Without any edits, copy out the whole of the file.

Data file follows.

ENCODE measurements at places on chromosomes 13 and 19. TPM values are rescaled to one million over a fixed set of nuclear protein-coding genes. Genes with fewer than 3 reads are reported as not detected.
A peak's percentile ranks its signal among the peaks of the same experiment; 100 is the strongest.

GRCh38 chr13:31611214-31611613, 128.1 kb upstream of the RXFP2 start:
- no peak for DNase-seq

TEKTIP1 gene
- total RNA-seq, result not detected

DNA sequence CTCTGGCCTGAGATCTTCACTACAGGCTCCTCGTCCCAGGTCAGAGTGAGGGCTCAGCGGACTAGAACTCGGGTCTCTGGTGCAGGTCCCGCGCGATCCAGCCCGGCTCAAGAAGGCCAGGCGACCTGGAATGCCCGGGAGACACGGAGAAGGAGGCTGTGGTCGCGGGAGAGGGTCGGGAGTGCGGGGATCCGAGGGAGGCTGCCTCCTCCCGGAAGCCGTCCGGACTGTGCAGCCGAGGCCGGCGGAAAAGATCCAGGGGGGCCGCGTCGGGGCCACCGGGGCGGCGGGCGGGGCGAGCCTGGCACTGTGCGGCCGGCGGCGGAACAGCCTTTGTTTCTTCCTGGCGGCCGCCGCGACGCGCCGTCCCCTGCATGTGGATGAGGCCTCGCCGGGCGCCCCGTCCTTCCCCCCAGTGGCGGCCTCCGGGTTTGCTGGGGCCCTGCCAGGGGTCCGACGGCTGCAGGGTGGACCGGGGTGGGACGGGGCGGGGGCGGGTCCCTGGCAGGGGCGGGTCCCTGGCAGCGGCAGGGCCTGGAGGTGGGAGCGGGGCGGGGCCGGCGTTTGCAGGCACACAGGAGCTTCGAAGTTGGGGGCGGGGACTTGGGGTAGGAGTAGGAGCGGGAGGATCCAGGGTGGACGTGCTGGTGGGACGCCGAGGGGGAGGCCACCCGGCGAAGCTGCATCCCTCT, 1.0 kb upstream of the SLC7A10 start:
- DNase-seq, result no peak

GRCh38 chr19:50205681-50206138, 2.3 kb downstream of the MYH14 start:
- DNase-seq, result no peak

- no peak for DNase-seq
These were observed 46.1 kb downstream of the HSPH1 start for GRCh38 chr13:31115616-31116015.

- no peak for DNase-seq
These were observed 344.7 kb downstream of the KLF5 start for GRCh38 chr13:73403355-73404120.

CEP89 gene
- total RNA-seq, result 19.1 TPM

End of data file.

ENCODE measurements at places on chromosomes 13 and 19. TPM values are rescaled to one million over a fixed set of nuclear protein-coding genes. Genes with fewer than 3 reads are reported as not detected.
A peak's percentile ranks its signal among the peaks of the same experiment; 100 is the strongest.

GRCh38 chr13:31611214-31611613, 128.1 kb upstream of the RXFP2 start:
- no peak for DNase-seq

TEKTIP1 gene
- total RNA-seq, result not detected

DNA sequence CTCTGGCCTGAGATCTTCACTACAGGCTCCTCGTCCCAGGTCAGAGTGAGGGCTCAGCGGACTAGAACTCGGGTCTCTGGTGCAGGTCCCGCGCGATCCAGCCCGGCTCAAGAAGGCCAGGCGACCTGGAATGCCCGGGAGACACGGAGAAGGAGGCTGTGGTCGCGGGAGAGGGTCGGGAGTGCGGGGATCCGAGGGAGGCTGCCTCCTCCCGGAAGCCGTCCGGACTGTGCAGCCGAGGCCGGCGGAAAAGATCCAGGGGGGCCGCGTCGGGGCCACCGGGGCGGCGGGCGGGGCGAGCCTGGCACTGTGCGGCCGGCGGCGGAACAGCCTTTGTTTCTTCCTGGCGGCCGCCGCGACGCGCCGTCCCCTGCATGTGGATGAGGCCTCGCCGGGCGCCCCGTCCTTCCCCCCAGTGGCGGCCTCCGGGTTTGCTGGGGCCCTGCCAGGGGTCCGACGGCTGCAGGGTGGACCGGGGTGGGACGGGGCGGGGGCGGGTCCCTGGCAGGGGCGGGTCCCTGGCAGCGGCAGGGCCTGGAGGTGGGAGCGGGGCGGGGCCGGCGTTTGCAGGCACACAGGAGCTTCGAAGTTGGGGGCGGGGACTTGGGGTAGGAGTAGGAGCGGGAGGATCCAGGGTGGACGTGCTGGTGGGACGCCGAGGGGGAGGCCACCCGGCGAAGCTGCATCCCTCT, 1.0 kb upstream of the SLC7A10 start:
- DNase-seq, result no peak

GRCh38 chr19:50205681-50206138, 2.3 kb downstream of the MYH14 start:
- DNase-seq, result no peak

- no peak for DNase-seq
These were observed 46.1 kb downstream of the HSPH1 start for GRCh38 chr13:31115616-31116015.

- no peak for DNase-seq
These were observed 344.7 kb downstream of the KLF5 start for GRCh38 chr13:73403355-73404120.

CEP89 gene
- total RNA-seq, result 19.1 TPM